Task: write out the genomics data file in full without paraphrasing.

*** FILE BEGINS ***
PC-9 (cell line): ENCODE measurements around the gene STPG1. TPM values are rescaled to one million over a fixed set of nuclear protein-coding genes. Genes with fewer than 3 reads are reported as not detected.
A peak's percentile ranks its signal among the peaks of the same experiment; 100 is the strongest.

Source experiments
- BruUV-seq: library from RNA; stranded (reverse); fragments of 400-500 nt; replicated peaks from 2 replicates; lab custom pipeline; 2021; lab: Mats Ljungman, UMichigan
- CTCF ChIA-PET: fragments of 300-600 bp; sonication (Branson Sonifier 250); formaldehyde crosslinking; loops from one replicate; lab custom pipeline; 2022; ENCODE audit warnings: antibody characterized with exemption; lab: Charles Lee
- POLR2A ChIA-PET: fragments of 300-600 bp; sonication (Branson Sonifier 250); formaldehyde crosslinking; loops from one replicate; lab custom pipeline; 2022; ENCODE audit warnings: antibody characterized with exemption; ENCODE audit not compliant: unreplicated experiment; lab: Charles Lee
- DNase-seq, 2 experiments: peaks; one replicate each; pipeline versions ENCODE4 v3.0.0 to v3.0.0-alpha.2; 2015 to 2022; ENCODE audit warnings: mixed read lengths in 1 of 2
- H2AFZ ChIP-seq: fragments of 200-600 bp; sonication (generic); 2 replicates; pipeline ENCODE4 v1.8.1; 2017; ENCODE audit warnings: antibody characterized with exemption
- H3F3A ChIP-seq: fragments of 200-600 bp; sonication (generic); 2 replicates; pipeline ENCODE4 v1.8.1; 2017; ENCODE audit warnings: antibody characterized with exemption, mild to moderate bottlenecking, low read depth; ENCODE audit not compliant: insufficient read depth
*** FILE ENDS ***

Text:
PC-9 (cell line): ENCODE measurements around the gene STPG1. TPM values are rescaled to one million over a fixed set of nuclear protein-coding genes. Genes with fewer than 3 reads are reported as not detected.
A peak's percentile ranks its signal among the peaks of the same experiment; 100 is the strongest.

Source experiments
- BruUV-seq: library from RNA; stranded (reverse); fragments of 400-500 nt; replicated peaks from 2 replicates; lab custom pipeline; 2021; lab: Mats Ljungman, UMichigan
- CTCF ChIA-PET: fragments of 300-600 bp; sonication (Branson Sonifier 250); formaldehyde crosslinking; loops from one replicate; lab custom pipeline; 2022; ENCODE audit warnings: antibody characterized with exemption; lab: Charles Lee
- POLR2A ChIA-PET: fragments of 300-600 bp; sonication (Branson Sonifier 250); formaldehyde crosslinking; loops from one replicate; lab custom pipeline; 2022; ENCODE audit warnings: antibody characterized with exemption; ENCODE audit not compliant: unreplicated experiment; lab: Charles Lee
- DNase-seq, 2 experiments: peaks; one replicate each; pipeline versions ENCODE4 v3.0.0 to v3.0.0-alpha.2; 2015 to 2022; ENCODE audit warnings: mixed read lengths in 1 of 2
- H2AFZ ChIP-seq: fragments of 200-600 bp; sonication (generic); 2 replicates; pipeline ENCODE4 v1.8.1; 2017; ENCODE audit warnings: antibody characterized with exemption
- H3F3A ChIP-seq: fragments of 200-600 bp; sonication (generic); 2 replicates; pipeline ENCODE4 v1.8.1; 2017; ENCODE audit warnings: antibody characterized with exemption, mild to moderate bottlenecking, low read depth; ENCODE audit not compliant: insufficient read depth